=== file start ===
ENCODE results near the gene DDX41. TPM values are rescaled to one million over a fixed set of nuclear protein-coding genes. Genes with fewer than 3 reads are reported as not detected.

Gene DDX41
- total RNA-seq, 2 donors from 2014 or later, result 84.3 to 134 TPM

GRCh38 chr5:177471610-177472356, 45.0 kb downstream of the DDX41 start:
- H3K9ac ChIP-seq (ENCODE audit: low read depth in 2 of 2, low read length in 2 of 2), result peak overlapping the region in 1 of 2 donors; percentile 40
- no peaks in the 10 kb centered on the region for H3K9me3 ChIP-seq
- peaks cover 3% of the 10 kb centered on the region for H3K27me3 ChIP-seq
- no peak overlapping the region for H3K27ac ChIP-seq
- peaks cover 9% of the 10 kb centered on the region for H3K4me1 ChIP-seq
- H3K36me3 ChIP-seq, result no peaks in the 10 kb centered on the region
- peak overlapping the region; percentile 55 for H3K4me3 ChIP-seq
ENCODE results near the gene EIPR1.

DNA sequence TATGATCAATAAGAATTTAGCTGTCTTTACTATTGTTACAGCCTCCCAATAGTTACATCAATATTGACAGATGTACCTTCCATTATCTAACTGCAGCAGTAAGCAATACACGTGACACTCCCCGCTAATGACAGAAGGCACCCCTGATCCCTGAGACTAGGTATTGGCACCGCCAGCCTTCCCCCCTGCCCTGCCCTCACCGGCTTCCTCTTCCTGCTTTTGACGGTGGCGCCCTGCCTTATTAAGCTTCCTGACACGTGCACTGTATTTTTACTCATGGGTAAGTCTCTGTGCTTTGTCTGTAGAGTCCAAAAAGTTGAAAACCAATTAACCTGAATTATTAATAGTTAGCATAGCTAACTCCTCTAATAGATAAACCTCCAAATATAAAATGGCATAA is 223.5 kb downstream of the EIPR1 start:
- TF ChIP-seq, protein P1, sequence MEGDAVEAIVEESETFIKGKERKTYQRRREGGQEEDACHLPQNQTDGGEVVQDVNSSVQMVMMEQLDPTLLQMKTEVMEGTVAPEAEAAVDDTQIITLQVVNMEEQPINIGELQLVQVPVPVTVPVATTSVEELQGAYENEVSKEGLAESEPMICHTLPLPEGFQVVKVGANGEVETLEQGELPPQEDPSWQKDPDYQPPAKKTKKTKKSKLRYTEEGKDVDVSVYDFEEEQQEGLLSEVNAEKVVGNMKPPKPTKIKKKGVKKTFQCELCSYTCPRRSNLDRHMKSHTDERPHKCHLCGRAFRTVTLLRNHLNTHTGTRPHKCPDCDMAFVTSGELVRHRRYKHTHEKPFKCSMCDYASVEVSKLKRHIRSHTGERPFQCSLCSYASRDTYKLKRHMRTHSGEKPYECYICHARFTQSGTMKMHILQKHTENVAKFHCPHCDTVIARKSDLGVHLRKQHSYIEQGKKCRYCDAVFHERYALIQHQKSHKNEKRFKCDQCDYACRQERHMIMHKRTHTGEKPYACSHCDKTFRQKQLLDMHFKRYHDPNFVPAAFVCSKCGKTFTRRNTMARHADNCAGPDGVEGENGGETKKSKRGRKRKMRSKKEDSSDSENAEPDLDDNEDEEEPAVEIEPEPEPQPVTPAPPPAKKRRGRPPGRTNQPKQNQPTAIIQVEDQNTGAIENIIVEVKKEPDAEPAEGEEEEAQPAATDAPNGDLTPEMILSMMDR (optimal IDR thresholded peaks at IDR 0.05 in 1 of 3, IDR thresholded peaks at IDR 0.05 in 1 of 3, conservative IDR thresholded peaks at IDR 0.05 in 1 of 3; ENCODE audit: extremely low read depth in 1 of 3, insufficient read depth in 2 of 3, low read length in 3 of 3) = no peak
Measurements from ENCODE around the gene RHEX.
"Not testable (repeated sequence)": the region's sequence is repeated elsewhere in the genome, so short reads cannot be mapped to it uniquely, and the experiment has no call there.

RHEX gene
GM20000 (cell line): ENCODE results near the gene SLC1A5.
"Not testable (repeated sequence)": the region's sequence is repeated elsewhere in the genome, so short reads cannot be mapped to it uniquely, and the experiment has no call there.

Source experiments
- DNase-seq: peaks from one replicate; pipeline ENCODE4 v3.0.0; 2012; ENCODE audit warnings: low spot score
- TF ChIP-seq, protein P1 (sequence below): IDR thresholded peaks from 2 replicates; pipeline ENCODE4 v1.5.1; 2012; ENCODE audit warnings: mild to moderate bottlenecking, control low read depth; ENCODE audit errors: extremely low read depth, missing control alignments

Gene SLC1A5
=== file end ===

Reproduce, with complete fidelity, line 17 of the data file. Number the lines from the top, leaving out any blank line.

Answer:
RHEX gene